The 89th Academy Awards will go down in history for one very obvious reason, the massive blunder that was the final and most important award announcement of the night. For those that live under a rock, here’s a quick recap: While announcing the “Best Picture” winner, Warren Beatty took a pause when reading the card. However, his hesitance seemed like a cheesy effort to build suspense, causing his “Bonnie and Clyde” co-star, Faye Dunaway, to take the card and name “La La Land” as the winner. What the card actually read was “Best Actress: Emma Stone” for her role in “La La Land,” which was the category announced right before. The entire cast and crew of “La La Land” was already on the stage and beginning to give their acceptance speeches when an Oscars producer ran on stage to tell them that they were in fact not the winners, and that “Moonlight” had won best picture. It was a jaw-dropping moment too chaotic to have been planned out (in my opinion), and in its aftermath the Internet blew up with memes blaming Steve Harvey for the mix-up (in reference to the time he accidentally crowned the wrong Miss Universe winner) and celebrating the “Moonlight” win.
This sudden upset contradicted the recurring trend we’ve seen since Nov. 8 of last year, where the expected winner is beat at the last minute by the whiter lead. Think about it, everyone was sure Hillary would win (yes she’s white but she did not run on a campaign of white supremacy), and then Trump wins the Electoral College leaving the majority of Americans shell-shocked. Then, in this year’s Super Bowl, the Atlanta Falcons were winning only to be overcome at the last minute by the New England Patriots (historically the NFL’s whitest team). This even happened at the Grammy’s, everyone was sure Beyoncé’s “Lemonade” would take best album. Adele’s win took even her by surprise and she used her moment to emphasize how Beyoncé should have won because of the impact her album had on the black community. The Oscars proved an interesting twist on this trend in which the “white” movie, “La La Land,” a movie about jazz with no black people in it, was expected to win over the “black” movie (“Moonlight,” a young man’s experience growing up black, gay and poor in Miami) and ended up losing in a surprising turn of events. A Buzzfeed article described the night well: “[these instances] all felt like nationally broadcast instances of whiteness reasserting its grip on a country that has been fighting its way, ever so slowly, toward a future in which whiteness does not mean a guaranteed win.” To “Moonlight,” a black LGBT film, winning is meaningful to a country currently struggling with the sudden reversal of the slow progression fought for during the last 50 years.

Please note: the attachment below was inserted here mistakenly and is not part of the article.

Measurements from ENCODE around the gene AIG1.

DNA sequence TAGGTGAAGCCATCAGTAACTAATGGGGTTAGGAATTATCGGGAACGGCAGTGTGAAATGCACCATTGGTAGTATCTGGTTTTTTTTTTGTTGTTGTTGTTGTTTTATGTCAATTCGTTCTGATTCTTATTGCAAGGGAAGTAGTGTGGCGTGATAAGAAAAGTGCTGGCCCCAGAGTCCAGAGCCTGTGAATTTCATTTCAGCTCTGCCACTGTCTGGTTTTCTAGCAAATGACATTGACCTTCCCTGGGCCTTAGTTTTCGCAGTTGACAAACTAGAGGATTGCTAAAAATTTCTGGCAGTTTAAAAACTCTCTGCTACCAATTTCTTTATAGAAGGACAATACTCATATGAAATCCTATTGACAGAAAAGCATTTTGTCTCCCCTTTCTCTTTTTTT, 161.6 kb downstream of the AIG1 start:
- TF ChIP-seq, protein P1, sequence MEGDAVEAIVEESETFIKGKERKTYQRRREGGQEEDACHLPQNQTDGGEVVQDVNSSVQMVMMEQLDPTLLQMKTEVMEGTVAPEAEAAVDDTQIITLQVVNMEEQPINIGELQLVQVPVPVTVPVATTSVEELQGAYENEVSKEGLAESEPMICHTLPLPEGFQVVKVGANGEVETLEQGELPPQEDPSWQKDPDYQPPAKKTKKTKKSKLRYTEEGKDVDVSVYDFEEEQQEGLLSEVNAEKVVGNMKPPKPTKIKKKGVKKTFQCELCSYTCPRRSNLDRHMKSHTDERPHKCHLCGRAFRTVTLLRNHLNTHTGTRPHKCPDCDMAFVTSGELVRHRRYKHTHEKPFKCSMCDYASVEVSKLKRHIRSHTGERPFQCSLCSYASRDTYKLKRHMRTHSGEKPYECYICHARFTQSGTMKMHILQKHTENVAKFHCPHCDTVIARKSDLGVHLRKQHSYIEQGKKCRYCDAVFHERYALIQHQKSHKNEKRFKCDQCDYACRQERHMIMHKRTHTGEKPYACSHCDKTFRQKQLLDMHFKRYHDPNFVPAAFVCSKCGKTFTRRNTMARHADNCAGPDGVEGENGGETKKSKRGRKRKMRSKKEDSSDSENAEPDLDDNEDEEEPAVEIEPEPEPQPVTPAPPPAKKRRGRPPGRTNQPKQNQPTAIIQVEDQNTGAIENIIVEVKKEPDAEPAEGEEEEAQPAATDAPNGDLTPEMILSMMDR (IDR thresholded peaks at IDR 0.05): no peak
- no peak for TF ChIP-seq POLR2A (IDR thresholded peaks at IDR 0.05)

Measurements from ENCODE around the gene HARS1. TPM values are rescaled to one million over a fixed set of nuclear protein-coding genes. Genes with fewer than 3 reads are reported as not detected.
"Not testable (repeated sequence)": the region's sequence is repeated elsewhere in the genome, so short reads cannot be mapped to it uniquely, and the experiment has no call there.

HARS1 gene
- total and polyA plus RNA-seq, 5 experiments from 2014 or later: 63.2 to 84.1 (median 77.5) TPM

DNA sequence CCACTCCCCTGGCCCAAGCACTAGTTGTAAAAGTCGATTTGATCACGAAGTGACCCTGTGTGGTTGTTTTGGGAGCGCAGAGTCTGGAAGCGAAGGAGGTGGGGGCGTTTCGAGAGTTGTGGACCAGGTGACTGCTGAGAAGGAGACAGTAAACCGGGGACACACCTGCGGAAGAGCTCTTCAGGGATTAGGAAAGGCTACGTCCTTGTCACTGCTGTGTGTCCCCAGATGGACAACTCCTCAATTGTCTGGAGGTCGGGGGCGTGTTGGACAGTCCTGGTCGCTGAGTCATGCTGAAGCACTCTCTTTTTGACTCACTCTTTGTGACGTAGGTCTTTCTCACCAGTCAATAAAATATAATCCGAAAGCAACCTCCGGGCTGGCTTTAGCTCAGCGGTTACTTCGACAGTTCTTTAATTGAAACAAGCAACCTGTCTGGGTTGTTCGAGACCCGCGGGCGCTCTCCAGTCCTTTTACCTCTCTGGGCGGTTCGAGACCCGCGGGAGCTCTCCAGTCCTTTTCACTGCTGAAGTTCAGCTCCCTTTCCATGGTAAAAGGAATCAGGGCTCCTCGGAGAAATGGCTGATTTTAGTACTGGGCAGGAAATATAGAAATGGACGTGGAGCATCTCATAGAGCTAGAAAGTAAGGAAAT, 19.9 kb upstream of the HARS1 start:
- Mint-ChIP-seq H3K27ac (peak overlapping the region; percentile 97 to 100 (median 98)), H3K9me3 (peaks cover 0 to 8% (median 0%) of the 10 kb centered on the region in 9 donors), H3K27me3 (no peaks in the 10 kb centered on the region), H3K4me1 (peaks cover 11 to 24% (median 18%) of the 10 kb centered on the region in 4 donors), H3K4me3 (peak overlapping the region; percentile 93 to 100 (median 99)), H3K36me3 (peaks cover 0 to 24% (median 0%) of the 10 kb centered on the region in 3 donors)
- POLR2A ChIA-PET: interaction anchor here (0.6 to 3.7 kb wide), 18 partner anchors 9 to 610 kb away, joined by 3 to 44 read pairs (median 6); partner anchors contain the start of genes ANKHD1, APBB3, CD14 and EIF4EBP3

Watching the producer of “La La Land” respectfully hand over the Oscar to the “Moonlight” crew was momentous, no matter which movie you were rooting for. Although the mix-up robbed the “Moonlight” producers from giving their full speeches and having their proper moment of victory, it produced a moment people will be talking about for a very long time.
The evening still contained other memorable moments. Jimmy Kimmel, host of a late night talk show on ABC, hosted the Oscars for the first time. He played it relatively safe compared to last year’s host, Chris Rock, but a few of his jokes were racially insensitive, which shifted focus from the fact that this year’s nominees were the most diverse group in The Academy’s history. For the first time there was a person of color in every single acting category. In his opening monologue Kimmel commented on the divided state of the nation and said, “Maybe this is not a popular thing to say, but I want to say thank you to President Trump. I mean, remember last year when it seemed like the Oscars were racist? That’s gone, thanks to him.” Although The Academy has improved in their diversity (it may have been the first time that none of the black actors were nominated for having played a slave), to claim that this institution is no longer racist is calling it much too soon. Hollywood is not exempt from the troubling current state of race relations in this country. Kimmel’s joke was especially inappropriate given how he made fun of multiple people of color’s names, especially Mahershala Ali, the first Muslim actor to win an Oscar for his role in “Moonlight.” While Kimmel mostly strayed away from making race-related jokes, jokes about people of color’s names undermine the more socially conscious jokes he made at President Trump’s expense.